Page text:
The EA Manager continuously responds to new goals and facts posted in its database. The Watchman agent is asynchronously posting facts to the EA Manager database as it receives messages from SAIM. Facts so posted include confirmations of mission starts and completions (from subordinate EAs), orders for aborting the current plan or executing a new plan (from a superior EA), sensor tracks, calls for fire, and location reports (from the SAIM network).
The methods in the mission model post facts to the EA Manager to invoke mission-specific monitoring. Examples of such fact-invoked capabilities provided by the EA Manager include monitoring several types of time constraints and monitoring a specified location for activity (with options for friendly or enemy, and expected or unexpected).
The behavior of the EA Manager is determined by the posted goals and facts, their relative timing, and the set of Acts used to respond. The EA Manager switches its focus to the highest-priority task on each execution cycle so that all goals and facts generate responses with acceptable latency . Execution cycles are on the order of milliseconds. System behavior is nondeterministic because it depends on exactly which facts and goals are posted during each execution cycle, which may in turn depend on the CPU scheduling of the EA Manager, Watchman, and SAIM processes. The number of alerts rarely varies -- what does vary is the exact times of alerts (which can vary by a few seconds), and the hostile strengths reported (which can change if the Watchman agent gets more or fewer CPU cycles to accumulate tracks before the EA Manager executes).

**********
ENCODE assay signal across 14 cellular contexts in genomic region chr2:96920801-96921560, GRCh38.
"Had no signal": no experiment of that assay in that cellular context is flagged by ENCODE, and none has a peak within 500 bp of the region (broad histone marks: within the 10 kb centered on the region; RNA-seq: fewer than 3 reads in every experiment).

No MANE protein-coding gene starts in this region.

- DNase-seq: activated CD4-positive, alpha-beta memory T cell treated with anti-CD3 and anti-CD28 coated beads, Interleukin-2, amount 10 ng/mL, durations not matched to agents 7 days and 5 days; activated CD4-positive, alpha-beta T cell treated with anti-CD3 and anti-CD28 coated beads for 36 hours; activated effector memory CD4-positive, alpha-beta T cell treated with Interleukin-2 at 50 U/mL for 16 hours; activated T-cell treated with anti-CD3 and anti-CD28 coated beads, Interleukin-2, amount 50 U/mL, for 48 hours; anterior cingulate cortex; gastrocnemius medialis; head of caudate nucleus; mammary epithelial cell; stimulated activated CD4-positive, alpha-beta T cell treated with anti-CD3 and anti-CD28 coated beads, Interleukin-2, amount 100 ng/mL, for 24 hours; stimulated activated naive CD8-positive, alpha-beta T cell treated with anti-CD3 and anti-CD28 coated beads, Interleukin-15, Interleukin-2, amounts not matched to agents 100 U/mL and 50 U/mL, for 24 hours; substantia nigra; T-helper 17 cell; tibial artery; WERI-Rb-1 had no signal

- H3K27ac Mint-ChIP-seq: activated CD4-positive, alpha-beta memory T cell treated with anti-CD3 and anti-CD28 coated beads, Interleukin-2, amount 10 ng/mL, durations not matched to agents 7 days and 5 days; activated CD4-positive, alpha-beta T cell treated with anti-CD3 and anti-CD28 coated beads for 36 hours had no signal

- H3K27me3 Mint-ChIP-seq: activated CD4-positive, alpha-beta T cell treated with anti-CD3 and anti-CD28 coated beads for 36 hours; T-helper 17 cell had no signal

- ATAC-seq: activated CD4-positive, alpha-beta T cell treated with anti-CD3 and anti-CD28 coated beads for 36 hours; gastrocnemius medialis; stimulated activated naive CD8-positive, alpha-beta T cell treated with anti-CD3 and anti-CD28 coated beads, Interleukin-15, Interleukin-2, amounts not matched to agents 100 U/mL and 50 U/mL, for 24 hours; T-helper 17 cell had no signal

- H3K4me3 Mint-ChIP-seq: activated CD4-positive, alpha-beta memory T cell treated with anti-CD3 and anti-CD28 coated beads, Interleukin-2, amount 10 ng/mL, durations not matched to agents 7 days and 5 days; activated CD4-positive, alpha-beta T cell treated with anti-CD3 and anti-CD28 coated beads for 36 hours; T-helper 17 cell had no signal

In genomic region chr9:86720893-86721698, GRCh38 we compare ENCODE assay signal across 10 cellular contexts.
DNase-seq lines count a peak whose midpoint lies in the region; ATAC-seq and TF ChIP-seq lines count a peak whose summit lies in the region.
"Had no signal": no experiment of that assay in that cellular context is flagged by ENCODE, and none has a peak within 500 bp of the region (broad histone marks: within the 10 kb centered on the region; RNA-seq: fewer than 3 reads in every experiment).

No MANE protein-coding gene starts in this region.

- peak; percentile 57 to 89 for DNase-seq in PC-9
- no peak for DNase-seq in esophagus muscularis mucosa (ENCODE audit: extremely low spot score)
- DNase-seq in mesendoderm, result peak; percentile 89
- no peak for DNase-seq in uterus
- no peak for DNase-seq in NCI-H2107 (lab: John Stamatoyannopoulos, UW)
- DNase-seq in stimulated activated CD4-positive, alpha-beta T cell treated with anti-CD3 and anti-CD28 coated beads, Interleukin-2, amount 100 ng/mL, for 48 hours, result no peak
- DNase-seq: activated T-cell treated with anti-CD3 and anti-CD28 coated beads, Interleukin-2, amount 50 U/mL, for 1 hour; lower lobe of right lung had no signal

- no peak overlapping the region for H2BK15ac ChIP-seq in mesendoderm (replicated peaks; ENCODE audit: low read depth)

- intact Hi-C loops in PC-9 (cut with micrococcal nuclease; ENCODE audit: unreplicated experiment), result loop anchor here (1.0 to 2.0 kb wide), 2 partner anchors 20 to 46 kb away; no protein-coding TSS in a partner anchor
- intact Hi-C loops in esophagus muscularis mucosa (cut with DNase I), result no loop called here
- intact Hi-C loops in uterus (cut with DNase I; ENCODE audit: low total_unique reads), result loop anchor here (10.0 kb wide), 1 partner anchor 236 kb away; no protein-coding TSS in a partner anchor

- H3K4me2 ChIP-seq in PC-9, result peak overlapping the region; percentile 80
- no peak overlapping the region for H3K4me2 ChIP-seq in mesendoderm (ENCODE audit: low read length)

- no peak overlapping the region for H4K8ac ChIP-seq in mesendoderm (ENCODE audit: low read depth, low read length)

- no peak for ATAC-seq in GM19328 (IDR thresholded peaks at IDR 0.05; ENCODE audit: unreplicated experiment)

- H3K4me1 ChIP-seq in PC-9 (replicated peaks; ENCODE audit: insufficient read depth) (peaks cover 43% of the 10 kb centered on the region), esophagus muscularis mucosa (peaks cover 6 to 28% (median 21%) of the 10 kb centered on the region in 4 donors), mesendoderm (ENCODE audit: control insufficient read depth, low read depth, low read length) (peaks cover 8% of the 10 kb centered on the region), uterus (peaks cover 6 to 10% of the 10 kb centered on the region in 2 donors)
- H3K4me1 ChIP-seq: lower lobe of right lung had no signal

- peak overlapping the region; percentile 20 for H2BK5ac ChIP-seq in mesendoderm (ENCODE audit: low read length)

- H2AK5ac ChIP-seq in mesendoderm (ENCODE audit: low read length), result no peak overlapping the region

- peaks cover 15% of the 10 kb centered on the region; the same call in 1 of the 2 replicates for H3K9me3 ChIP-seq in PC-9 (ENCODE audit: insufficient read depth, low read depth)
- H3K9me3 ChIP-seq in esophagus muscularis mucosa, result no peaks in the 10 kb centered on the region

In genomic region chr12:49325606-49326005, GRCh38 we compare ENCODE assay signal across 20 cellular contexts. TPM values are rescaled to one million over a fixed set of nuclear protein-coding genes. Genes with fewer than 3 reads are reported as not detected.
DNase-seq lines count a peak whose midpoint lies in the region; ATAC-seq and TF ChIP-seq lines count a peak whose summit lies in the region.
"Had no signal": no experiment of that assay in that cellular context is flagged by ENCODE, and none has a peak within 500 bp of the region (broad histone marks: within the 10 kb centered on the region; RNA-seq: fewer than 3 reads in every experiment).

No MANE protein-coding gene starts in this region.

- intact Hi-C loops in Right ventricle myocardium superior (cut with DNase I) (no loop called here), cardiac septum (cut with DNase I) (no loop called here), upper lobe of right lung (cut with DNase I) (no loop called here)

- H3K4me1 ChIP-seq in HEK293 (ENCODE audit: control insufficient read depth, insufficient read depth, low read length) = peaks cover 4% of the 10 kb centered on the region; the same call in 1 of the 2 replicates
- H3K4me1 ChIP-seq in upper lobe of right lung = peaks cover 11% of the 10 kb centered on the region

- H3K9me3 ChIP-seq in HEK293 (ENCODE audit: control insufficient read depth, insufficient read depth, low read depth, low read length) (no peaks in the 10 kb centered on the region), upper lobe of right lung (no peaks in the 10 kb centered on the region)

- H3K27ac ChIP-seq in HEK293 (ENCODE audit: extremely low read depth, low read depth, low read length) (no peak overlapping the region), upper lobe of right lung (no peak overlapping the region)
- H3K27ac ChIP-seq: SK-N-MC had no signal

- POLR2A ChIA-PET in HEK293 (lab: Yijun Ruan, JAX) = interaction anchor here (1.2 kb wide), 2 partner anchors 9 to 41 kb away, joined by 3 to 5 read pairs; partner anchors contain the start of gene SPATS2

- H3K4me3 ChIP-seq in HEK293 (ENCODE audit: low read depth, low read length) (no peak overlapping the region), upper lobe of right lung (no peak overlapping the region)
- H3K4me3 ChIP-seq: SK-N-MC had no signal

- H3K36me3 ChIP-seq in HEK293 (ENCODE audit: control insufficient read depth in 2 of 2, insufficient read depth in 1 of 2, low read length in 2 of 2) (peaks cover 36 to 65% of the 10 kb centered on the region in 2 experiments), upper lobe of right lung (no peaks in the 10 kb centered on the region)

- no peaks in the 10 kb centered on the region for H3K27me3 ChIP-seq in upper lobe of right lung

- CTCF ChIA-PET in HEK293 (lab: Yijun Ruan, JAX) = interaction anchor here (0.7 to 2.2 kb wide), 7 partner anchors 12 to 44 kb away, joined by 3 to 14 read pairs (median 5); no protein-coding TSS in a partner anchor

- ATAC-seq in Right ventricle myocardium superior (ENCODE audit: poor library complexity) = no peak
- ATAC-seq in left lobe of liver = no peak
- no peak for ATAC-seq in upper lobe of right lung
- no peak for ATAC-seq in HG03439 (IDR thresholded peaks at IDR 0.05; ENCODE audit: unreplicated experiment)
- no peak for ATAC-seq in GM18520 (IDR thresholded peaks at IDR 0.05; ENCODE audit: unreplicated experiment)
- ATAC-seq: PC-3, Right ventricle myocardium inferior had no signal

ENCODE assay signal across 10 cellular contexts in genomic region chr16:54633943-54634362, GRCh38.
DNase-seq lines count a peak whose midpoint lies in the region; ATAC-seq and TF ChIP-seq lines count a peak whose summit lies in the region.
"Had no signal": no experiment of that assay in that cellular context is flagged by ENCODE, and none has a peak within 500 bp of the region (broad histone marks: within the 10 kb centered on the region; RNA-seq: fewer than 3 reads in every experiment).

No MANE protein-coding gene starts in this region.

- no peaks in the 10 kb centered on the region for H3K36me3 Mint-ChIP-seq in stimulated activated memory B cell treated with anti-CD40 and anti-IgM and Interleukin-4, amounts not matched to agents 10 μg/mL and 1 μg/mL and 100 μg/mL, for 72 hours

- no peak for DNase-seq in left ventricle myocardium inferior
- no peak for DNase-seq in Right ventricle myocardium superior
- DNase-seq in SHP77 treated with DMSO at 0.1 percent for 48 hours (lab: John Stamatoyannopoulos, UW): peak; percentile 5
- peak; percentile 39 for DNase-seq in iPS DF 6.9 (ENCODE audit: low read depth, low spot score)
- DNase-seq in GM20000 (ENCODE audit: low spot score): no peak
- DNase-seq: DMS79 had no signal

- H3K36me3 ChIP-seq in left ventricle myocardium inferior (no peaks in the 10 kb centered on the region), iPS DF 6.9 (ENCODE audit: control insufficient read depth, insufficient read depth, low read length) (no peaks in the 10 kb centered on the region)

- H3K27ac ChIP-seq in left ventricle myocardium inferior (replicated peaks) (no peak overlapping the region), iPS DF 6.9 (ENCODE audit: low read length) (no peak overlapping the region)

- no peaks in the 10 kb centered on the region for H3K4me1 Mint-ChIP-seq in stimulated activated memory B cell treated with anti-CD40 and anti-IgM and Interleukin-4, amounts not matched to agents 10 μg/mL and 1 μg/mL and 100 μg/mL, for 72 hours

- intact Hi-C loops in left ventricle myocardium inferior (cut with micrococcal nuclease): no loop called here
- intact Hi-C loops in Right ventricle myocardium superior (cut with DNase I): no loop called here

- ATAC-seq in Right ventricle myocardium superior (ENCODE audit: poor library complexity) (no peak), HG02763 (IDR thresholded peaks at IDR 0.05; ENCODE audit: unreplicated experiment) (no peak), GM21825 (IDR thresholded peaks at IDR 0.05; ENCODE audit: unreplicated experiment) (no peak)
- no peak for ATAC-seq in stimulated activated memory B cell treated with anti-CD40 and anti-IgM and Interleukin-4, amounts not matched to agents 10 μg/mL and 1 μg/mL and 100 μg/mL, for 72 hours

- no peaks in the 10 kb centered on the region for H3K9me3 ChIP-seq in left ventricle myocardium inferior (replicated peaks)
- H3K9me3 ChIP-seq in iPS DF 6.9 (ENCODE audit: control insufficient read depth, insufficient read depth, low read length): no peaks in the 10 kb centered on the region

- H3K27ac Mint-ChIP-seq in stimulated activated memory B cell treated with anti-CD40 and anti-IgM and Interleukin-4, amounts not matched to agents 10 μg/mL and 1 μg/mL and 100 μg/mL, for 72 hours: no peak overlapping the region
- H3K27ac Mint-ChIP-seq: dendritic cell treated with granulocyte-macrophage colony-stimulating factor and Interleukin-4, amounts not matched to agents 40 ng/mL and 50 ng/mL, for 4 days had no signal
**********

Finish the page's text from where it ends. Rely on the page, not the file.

The EA Manager must constantly monitor the status and behavior of currently executing missions, while simultaneously monitoring up to a dozen incoming facts per second and determining their impact on the plan. While monitoring a plan, it typically has on the order of 100 intentions it is trying to accomplish at any one time, and has 107 Acts (Procedures) to apply to its intentions. Most intentions can cause an alert to be generated. Each unprocessed report and track forms an intention. Typically, five subordinate missions are executing simultaneously. Each produces multiple intentions: at least one for detecting the start and end of each mission, and a few for each time and location constraint (every mission has at least a start time and an end time constraint). For example, for each time constraint, the EA Manager has intentions that monitor if the specified time has elapsed and if the required event has occurred.
The plan-based monitoring of the EA can be viewed as asynchronously and simultaneously interleaving the following activities. We describe these in more detail below and mention the most important design tradeoffs.